The (Reactive) Parent Trap
Your child’s behavior never ceases to amaze you. “Again? Really?” you say, “I’ve had it!” The exhaustion is real, but continuing on the road you’re traveling won’t solve that. Instead, you need to replace your reactive parenting with proactive strategies such as these.
Reviewed on April 8, 2019
Before entering parenthood, you never imagined that someone you loved would affix 23 Pokémon stickers inside your rear car windows. Or pour shampoo in the washing machine “just to see.” Or scream directly in your face over taking out the recycling. But here you are — facing the reality that parenting a child with attention deficit disorder (ADHD or ADD) is a daily (if not hourly) test of your patience.
Few would blame you for yelling out “I’ve had it!” Your frustration, anger, and exhaustion are understandable. But that doesn’t mean they are healthy — to either you or your child.
To see real change and growth in your child’s behavior, you’ve got to make a fundamental shift from reactive (“I’ve had it!) to proactive parenting. What does this look like? Proactive parents do the following:
- Speak with intention and consistency
- Create plans and follow routines
- Reward direction over outcome
- Accept and learn from mistakes — their own and their child’s
How Reactive Parenting Sucks Us In
“She’s trying to drive me crazy.”
“How many times do I have to tell him?”
“Why is he doing this to me?”
These are the thoughts that sow the seeds of reactive parenting. They result in feelings of frustration, self-loathing, and worry, and they produce actions such as yelling, punishment, and abandonment. When emotions are running high, it’s difficult to remember that children with ADHD face some unique neurological challenges beyond their control:
- Heightened Emotionality and Reactivity: Emotional sensitivity and rejection sensitive dysphoria are common among children with ADHD. Both may trigger what appears to be deliberately inappropriate or disrespectful behavior, like yelling at the top of their lungs or slamming doors.
- Insensitivity to Feedback Clues: A neurotypical child might notice if Mom comes home weary and worn out from her day at work, and consciously give her space. A child with ADHD likely will not; he may demand the same level of attention that he would normally expect, despite his parent’s emotional state.
- Impulsivity: If a child has hyperactive/impulsive ADHD, she may be unable to stop and think about the consequences of her actions before executing them.
- Difficulty Learning from Experience: Whereas a neurotypical child can be expected to avoid past mistakes in the future, a child with ADHD rarely has the necessary executive-function faculties to do so.
- Difficulty replaying A+B=C: Children with ADHD struggle to connect the dots between what happened, what reaction ensued, and the final result.
How to Adopt a Proactive Parenting Approach
When faced with an upset child, stay neutral and trust that you are helping your child take over his own problem-solving process by slowly building these skills until they become internalized and adopted:
- Empathize: A child needs to know that her parents understand what she’s feeling and stand with her. By empathizing, you open up a parent-child dialog that may stem a shut down. If, instead, you start by grilling, “What happened?” or “What did you do?” your child will feel backed into a corner.
- Get Neutral: Understandably, your first reaction to your child’s bad behavior might be, “Seriously? Again?” Instead, try to read this incoming information neutrally, and remember to listen.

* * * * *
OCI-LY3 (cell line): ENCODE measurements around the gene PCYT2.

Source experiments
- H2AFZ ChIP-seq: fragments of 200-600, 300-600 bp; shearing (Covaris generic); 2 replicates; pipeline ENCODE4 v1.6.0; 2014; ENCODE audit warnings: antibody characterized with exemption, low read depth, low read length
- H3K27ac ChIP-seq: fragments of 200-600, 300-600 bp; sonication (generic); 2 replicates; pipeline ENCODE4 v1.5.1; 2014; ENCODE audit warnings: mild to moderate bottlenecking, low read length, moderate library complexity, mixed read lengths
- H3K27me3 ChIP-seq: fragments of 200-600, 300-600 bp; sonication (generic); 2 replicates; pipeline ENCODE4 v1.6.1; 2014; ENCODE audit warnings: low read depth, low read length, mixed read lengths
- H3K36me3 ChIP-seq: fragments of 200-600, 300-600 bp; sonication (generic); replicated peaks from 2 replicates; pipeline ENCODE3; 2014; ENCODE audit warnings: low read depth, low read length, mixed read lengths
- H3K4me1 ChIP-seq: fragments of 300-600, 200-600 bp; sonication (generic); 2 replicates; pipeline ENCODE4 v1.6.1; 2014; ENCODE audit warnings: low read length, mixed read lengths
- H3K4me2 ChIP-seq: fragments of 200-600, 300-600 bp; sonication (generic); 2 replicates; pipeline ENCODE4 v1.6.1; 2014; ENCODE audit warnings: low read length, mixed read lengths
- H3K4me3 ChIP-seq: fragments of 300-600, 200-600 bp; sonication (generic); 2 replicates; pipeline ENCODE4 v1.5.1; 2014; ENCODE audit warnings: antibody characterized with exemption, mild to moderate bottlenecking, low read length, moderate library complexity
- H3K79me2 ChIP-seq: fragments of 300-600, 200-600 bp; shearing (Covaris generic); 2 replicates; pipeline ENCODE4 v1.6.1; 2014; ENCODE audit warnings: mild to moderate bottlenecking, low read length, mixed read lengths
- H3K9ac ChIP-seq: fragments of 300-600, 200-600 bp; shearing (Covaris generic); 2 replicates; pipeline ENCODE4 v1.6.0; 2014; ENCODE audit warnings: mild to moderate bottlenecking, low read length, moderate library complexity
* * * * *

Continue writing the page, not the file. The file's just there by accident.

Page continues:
- Narrow: After a child has shared everything on his mind, focus the conversation by asking a question like, “So, tell me what is bothering you the most about this situation.”
- Optimize: Receive the information your child has shared without argument; instead look for ways to work cooperatively on solutions by asking, “What kinds of things can you do about it?”
- Get Moving: Remember your ultimate goal: Help your child become more independent and solve her own problems.
Common Parenting Traps
Communication is the root of all good and evil in a parent-child relationship. Here are common traps that lead to misunderstandings and negative responses.
Ineffective Directives: Establish that you actually have your child’s attention before getting angry that he isn’t doing as you’ve asked. Children with ADHD struggle with attention, so it’s quite possible he didn’t hear or process the request the first couple of times it was made.
String Commands: Avoid long lists of commands. If you ask your child to take out the trash, feed the dog, fold their laundry, and set the table, it is unlikely she will remember anything beyond the trash.
Repeated Frustrations: No one likes repeating the same request over and over again, but you must resist the urge to yell out of frustration. You don’t want to train your child to listens only when he or she is being yelled at.
Interrupted Commands: Avoid interrupting a command by going to complete a different task or respond to a question. Remain focused if you’re requesting focus.
Vague Directives: Vague commands such as “Well, I’d really like it if you were more respectful to me,” are perplexing for children with ADHD. What does that mean — “more respectful?” How does that get conveyed? What is respect? Be clear about what, exactly, you are requesting.
Question: Avoid phrasing requests as a question: “Hey, how about you organize that backpack?”
Let’s: Avoid saying “Let’s clean up your room,” and start to make the motions of cleaning because that gives your child the option to say, “Let’s not.”
This article was adapted from Cathi Cohen’s 2018 CHADD presentation, Raise Your Child’s Social IQ” and the forthcoming book on this topic, “Raise Your Parenting IQ: Moving From I’ve Had It! to I’ve Got This!”